Tools For Your Test-Drive Kit

Test-drive kit from household items

Items from your junk drawer can help you perform the visual inspection portion of your test drive.

If you have a junk drawer, chances are you can find the raw goods for a basic test-drive kit. These items will help you look for potential trouble spots and help you to to rule out beaters, junkers and other automotive  nightmares.

A visual inspection is a key component of your test drive.  While nothing will replace a thorough pre-sale inspection by an automotive tech., a visual once-over will help you decide whether or not to road-test the car and move forward with a pre-sale workup.

Pencil and notepad:  Take some time immediately afterward and write down your initial gut reactions to the car. Make note of any trouble spots to discuss with the seller or dealer (these trouble spots can also help with negotiating your final price). As an alternative, use the voice memo feature on your cell phone or tablet.

Coin: The perfect cheapie tool for measuring tire tread depth. You’ll want to aim for 2/32 inch at the very least. Take the coin and place it upside down, with the head side facing you. If Abe Lincoln’s head is completely visible, the tires are shot.

Flashlight: This is the ideal  tool for peering into nooks and crannies of engine compartments and other hard to see areas. It’s perfect for spotting cracked/swollen hoses, leaky fluid reservoirs, loose fittings,  and other potential trouble spots.

A clean cloth: Grab one that has enough space for you to test both the oil and the transmission fluid. The condition of both fluids is a good indicator as to the overall health of the car, and whether or not it has been regularly maintained. If fluids are sludgy or discolored, you could be dealing with a car that’s been neglected.

Magnet: Take a kitchen magnet and place it along any metal surfaces on the the car’s body that activates your “it’s been in a wreck” radar.  The magnet will fall off  any areas that have been patched or resurfaced. Areas that are dimpled, rough to the touch, or uneven are tip-offs. A magnet coupled with a thorough visual inspection will help you rule out beaters in disguise.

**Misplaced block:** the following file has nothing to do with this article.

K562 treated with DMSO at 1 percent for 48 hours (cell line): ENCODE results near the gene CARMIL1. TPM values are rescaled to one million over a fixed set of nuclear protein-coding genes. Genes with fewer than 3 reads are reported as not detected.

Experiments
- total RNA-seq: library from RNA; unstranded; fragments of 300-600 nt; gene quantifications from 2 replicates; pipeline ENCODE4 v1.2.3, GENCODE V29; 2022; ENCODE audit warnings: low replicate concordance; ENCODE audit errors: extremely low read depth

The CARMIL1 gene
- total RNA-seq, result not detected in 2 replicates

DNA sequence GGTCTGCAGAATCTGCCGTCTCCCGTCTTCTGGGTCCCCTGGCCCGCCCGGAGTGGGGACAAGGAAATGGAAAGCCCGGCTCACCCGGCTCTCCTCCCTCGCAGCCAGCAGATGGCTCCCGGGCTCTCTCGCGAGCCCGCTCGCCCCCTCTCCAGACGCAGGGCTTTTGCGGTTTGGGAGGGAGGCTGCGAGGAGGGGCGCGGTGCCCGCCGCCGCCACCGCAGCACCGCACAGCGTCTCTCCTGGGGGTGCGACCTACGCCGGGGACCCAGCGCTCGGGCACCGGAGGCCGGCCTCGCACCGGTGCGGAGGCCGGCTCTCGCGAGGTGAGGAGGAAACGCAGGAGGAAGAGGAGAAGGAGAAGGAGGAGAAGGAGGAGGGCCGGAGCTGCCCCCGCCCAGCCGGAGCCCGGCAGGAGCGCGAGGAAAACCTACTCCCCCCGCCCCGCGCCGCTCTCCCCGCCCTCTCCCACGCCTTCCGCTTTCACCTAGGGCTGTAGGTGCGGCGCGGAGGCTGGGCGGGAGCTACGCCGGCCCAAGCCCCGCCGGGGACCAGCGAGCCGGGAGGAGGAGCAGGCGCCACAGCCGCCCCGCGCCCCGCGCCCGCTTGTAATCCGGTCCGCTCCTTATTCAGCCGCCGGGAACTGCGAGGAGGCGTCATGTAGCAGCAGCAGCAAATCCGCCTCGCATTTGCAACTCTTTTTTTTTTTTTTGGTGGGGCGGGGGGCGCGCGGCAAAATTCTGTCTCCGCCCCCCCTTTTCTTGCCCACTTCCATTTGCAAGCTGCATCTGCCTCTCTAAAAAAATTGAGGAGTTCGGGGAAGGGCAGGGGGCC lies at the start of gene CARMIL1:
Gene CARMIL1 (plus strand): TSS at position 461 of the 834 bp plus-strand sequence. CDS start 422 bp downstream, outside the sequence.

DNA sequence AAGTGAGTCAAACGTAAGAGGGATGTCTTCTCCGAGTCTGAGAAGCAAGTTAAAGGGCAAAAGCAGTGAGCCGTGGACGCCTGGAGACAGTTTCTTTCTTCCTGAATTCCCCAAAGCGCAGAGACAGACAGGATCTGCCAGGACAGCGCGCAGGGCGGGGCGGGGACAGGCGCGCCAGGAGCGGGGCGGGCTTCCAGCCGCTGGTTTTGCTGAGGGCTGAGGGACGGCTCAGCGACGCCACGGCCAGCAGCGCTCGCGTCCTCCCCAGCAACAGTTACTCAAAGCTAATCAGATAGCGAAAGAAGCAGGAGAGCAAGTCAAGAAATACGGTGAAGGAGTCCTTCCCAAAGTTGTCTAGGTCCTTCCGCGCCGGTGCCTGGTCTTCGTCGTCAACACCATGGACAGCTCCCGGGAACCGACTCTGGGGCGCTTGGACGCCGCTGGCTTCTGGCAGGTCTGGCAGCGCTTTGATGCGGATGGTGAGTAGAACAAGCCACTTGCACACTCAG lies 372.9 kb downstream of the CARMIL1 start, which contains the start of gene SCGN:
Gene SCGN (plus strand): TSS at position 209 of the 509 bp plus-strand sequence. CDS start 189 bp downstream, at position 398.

Tire gauge: Tires that aren’t inflated properly can affect the car’s handling and tracking. Tire gauges are relatively cheap and you can grab one for a few bucks at your local auto supply or on Amazon. Look on the sidewall of the tire for the manufacturer’s recommended inflation guidelines.

Mirror: Perfect for peering into engine compartment nooks and crannies to get an additional view. You can buy one for a few bucks online or at an auto supply store. I lent mine out, (and have yet to get it back) so in a pinch I glued an old compact mirror to a ruler. The seller had a good laugh until I spotted some serious trouble spots, nixed the road test and walked away.

If the thought of performing a visual inspection leaves you cold, bring a mechanically-inclined friend with you. You’ll get help in determining which cars are worth a second look and which cars to strike off your list.

 

How To Borrow a Car Without Borrowing Trouble

There are times when mass transit or hoofing it just won’t do. Here’s how to borrow a car and save everyone’s sanity.

car-key-842107_1280Let’s face it. Services such as Uber and ZipCar are expensive or non-existent in some communities. If you’re staring down the barrel of a job interview or an important appointment, borrowing a car can help you arrive in style and on time with very little cash outlay.

Here’s how to borrow a car and keep everyone’s sanity intact:

Choose wisely: You stand a much better chance of scoring a borrowed car from someone who knows you well.

Be specific: Instead of “May I borrow the car on Tuesday?” try “May I borrow the car on Tuesday for a 2:30 job interview?” That demonstrates you respect the other person’s time and gives them an idea as to how long you’ll have the car.

Don’t be funky: Don’t eat or drink in the car. Some food smells can nauseate people. Same goes for strong fragrances or colognes. Leave them at home.

Offer to do a walk-around: Make note of any paint damage or windshield cracks. Ask about use of the audio system and ask for a quick demo of any tech suites you’re not familiar with.

Better yet, put things in writing.

Be polite: Be on your best driving behavior. If you’ve been without a car for a long period of time, it’s tempting to wring that car out for all it’s worth. Don’t do it. It’s not worth the possible ticket and bad blood later on.

Drive the car around the block to get used to its handling and brakes before hitting the open road.

Offer something in return: Offer cash for gas or replace the fuel you used.

Offer to dog-walk or babysit for the car owner in exchange if money is an issue. Agree on this up front before you use the car.

Leave it better than you found it: The old camping rule applies to cars as well as the Great Outdoors. Leave no trace.

Even if you’re borrowing a car from a family member or your best friend, treat the car like gold  even if it’s a beater.  Pick up after yourself and discard any wrappers, cups or other detritus before you return the car.

The other aspects of your relationship may be more fun and  relaxed, but borrowing someone’s car is a business transaction.

If you’re transporting a sick person or pet, make sure you get permission to do so. “Abby yakked all over the back seat..sorry!” is something no one wants to hear.

Borrowing a car for a key appointment is a sure bet for arriving stress-free and on time. Borrowing a car and treating it like a professional transaction will preserve your relationship with the car’s owner.

Who knows? You may be able to use the car again in the future. Sure beats transit or hoofing it.